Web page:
Taylor Davidson · Modeling Viral Loops

Articles on modeling viral customer acquisition loops
by Taylor Davidson · 23 Jan 2009

Recently I created a short financial model for a friend to help him understand how his newest startup “works” and estimate the basic operational and financial metrics behind his business.

After we went over the basic information about the product and business (a standard part of my initial data request before creating a startup financial model), I realized the crucial part in creating the financial model was going to be understanding the customer acquisition and engagement cycle. I started digging into viral marketing, viral loops and viral expansion loops to understand how to translate people’s behavior and usage of his product into a series of assumptions and equations.

Even though the estimates will undoubtedly be wrong, breaking down the operations into a series of equations forces one to take a very tactical look at product development choices and business strategies.

Maybe someday I’ll release a version of my viral loop customer acquisition and engagement model. Until then, I figured it might be valuable to share a bit of the research I found most interesting and valuable.

Yes, there are a lot of links to Andrew Chen, and as you read you’ll figure out why…

Andrew Chen, What’s your viral loop? Understanding the engine of adoption: A viral loop is…

…The steps a user goes through between entering the site to inviting the next set of new users.

… Ultimately, viral loops are like induction proofs in that you are jumping to a steady state situation in which your viral widgets/emails/messages are already out there, and you are optimizing some set of steps that users have to jump through. Then, once you get this right, then you are figuring out how to build “on-ramps” into your viral loop so that you bootstrap the entire process.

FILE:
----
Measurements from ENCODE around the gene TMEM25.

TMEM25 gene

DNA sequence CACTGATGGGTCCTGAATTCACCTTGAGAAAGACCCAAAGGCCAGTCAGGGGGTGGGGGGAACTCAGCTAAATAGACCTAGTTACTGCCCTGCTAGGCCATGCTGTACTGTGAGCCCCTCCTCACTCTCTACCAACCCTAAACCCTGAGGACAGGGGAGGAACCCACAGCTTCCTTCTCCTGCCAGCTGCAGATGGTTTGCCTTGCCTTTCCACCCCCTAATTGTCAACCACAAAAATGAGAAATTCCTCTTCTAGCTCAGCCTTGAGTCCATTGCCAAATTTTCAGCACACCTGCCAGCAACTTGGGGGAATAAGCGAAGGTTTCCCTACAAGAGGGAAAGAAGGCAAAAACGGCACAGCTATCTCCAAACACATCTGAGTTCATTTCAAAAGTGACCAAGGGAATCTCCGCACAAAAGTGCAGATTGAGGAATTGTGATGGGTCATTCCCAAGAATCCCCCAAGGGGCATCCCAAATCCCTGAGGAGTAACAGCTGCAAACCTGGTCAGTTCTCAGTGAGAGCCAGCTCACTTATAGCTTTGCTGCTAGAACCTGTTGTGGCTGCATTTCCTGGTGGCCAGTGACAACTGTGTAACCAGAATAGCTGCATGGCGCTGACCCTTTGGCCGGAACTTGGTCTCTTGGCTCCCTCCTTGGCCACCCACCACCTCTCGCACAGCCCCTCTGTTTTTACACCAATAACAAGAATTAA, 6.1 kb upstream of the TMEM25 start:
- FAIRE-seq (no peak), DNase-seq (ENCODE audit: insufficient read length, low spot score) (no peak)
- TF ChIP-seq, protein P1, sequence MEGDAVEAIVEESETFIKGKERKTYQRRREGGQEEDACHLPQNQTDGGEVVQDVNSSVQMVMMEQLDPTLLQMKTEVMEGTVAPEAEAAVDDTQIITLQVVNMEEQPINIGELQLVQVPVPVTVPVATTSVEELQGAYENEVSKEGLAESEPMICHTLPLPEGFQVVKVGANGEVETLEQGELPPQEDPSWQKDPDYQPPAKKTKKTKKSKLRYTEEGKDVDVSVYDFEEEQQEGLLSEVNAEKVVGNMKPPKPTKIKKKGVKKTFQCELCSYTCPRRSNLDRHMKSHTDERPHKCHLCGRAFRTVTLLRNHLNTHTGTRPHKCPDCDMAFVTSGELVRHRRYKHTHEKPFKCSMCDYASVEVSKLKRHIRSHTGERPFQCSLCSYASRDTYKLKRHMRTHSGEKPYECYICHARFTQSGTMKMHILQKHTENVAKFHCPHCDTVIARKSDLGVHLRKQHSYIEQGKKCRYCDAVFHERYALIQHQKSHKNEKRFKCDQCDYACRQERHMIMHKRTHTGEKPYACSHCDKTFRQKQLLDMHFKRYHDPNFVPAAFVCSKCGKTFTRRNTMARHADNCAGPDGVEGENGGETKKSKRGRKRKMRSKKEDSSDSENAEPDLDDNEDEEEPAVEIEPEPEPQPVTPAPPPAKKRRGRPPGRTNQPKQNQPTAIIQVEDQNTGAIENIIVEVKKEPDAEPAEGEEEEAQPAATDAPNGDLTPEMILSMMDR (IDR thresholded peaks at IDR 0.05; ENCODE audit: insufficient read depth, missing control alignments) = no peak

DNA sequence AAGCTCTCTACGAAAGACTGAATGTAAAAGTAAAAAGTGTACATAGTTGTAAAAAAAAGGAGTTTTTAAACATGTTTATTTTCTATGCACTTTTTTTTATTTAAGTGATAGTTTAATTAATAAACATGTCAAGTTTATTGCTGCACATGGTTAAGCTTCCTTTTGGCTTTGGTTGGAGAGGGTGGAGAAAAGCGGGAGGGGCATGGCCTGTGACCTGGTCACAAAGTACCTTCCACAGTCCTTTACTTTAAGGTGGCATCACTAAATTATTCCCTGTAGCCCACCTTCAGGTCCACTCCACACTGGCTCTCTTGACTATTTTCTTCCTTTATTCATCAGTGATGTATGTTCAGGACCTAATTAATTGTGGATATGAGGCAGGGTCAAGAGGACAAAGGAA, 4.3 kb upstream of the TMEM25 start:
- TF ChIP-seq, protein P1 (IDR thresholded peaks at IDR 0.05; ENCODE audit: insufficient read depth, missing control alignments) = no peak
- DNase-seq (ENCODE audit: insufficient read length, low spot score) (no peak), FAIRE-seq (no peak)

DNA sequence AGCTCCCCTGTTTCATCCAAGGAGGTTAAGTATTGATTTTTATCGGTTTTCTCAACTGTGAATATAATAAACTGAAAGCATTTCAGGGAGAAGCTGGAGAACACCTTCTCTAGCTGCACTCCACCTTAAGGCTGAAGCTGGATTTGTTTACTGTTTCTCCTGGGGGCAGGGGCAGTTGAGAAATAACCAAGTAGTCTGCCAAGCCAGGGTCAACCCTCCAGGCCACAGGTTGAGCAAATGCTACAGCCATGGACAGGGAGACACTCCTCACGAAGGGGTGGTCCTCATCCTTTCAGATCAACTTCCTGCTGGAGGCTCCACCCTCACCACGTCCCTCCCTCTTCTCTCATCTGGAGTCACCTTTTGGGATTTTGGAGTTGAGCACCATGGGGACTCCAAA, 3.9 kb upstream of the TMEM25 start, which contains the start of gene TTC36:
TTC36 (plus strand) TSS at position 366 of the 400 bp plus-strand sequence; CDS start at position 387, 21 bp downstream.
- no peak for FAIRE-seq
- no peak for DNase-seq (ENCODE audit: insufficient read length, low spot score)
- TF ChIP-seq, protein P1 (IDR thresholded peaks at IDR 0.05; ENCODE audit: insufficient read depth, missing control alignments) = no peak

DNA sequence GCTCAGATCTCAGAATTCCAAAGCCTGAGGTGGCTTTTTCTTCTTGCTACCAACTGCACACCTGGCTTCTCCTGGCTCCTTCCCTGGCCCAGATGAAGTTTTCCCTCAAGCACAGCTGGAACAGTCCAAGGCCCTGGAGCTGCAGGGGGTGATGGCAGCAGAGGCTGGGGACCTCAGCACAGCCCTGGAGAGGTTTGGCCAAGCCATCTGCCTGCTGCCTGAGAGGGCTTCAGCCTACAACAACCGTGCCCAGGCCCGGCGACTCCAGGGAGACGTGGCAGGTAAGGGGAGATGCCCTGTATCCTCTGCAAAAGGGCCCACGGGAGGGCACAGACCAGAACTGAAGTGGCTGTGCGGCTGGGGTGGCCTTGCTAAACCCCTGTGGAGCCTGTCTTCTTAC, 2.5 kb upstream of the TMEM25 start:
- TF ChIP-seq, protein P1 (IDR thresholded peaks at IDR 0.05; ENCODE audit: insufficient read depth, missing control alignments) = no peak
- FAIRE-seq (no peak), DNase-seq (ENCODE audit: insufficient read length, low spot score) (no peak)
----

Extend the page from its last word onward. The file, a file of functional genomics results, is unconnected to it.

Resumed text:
Fast Company, Ning’s Infinite Ambition:

“Incorporating virality into the functionality of the product.”
Ning grows because each new user begets more users. Every time someone sets up a social network, he has no choice but to invite friends, family, colleagues, and like-minded strangers to sign on as well. The company calculates that each person signed up for a Ning group is worth, on average, 2 people, compounded daily: On day two, that individual brings in 4 group members and on day three, 8; within a week, she has brought in 128 people. Which is how Ning has been able to grow at a daily average of more than .4% and add 500 new groups a day, doubling roughly every 137 days.

… “double viral loop,” which spreads two ways, because every network creator is a user and any user can become a network creator.

Andrew Chen: Viral marketing is not a marketing strategy:

Viral marketing is not a marketing strategy
Successful viral products don’t have viral marketing bolted on once the product has been developed. It’s not a marketing strategy. Instead, it’s designed into the product from the very beginning as part of the fundamental architecture of the experience.

Viral marketing is not a product feature